As there were so many works I could select to write about I have picked four works which particularly appealed to me either because of the finished piece or the idea behind the finished work and wrote about these in my sketchbook.

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JMW Turner – Adventures in Colour

I visited this exhibition in January at Turner Contemporary, Margate.  The exhibition explored Turner’s use of colour, his experimental techniques, his engagement with colour theory and use of new paint pigments.  I was hoping to see his watercolours and sketchbooks and was not disappointed.  I wrote about two of the pictures in my sketchbook.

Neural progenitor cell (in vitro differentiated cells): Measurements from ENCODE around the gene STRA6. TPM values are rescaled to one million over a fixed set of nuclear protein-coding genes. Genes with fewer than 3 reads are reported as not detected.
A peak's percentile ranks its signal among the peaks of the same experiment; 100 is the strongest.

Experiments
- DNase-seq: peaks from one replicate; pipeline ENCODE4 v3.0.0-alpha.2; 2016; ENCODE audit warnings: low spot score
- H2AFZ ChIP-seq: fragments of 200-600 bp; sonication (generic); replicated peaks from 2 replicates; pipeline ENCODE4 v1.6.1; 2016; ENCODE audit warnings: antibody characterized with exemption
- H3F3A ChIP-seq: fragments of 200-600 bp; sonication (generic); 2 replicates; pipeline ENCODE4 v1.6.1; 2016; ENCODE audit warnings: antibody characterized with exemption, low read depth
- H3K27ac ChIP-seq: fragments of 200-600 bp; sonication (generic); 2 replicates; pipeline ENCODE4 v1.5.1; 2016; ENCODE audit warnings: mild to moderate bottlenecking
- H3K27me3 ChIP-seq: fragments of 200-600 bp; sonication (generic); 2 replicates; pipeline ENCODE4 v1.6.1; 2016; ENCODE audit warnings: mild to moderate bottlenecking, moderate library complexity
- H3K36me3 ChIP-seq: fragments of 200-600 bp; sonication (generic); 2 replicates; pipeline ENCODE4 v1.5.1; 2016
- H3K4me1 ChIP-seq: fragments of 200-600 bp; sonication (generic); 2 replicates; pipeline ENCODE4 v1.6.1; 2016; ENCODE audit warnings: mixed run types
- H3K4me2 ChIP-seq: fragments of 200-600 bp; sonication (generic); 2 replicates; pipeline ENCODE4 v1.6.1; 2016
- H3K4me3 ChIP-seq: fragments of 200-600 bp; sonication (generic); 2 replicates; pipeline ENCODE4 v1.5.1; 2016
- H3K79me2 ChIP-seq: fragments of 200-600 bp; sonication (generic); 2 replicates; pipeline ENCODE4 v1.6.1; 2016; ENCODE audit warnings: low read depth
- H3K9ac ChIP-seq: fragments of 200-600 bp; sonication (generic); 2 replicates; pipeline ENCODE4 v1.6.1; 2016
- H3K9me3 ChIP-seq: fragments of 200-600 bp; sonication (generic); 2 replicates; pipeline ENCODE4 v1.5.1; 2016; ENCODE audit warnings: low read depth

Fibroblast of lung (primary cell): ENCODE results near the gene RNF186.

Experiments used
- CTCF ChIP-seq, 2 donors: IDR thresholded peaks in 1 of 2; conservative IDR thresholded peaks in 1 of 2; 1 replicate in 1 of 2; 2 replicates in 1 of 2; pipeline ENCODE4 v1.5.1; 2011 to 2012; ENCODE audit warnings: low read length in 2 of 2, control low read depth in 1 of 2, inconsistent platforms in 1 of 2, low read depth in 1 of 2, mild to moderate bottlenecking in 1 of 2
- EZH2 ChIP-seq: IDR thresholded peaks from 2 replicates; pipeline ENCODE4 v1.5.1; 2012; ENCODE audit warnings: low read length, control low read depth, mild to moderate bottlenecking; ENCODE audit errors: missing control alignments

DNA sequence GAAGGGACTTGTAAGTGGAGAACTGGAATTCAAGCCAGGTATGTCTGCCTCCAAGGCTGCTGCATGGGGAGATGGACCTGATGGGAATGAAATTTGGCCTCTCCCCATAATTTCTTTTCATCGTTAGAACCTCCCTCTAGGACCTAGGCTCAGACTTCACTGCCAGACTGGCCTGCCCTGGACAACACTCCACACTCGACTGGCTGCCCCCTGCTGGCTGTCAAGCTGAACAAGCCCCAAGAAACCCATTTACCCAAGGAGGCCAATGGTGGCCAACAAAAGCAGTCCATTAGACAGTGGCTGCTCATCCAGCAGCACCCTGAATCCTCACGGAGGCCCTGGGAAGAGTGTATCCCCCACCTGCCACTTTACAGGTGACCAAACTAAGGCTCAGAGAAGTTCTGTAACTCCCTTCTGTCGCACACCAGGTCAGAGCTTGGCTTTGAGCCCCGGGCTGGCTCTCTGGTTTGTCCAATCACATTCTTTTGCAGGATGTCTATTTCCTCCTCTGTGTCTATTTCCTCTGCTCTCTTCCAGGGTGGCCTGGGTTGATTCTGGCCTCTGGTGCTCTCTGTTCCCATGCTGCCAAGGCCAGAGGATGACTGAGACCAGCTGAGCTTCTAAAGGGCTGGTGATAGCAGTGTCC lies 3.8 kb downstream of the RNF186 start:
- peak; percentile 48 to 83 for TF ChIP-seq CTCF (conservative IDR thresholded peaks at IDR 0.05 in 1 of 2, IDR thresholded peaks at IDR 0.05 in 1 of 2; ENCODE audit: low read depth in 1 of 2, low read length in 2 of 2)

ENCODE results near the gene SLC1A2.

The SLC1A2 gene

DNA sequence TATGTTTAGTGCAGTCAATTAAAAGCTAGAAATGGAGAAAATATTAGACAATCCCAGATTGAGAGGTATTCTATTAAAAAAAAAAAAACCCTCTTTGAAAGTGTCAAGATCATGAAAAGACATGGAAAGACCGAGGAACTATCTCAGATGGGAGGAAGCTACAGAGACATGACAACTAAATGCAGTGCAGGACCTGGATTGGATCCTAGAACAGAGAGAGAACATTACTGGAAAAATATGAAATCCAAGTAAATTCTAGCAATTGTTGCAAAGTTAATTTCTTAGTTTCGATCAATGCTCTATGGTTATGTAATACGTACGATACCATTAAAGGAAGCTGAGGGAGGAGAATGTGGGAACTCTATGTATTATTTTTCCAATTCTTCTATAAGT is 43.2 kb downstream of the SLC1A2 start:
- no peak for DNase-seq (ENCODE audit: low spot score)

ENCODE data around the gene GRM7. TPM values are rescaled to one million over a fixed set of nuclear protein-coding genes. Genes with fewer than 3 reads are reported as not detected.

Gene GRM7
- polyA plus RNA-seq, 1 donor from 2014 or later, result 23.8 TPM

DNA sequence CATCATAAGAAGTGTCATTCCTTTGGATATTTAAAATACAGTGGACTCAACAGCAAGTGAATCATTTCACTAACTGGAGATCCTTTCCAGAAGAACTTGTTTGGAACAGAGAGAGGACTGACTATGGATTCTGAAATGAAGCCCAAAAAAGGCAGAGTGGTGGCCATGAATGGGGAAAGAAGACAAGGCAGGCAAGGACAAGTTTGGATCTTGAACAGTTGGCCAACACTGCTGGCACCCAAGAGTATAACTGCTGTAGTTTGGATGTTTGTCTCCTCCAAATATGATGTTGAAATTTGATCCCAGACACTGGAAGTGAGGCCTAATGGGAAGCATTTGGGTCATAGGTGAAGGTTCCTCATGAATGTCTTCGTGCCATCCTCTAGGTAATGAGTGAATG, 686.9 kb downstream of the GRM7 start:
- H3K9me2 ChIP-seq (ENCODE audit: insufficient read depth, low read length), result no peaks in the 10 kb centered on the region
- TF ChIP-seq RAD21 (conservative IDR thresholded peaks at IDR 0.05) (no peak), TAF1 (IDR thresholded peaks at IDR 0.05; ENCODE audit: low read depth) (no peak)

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One of the things that came out of this exhibition for me was how the simple nature of the marks in his sketches would still make the image recognisable and how he could capture the atmosphere of the place by his use of colour.  These are both aspects I need to incorporate in my own sketches in order to remove that feeling that I need to produce a perfect image of the visual appearance.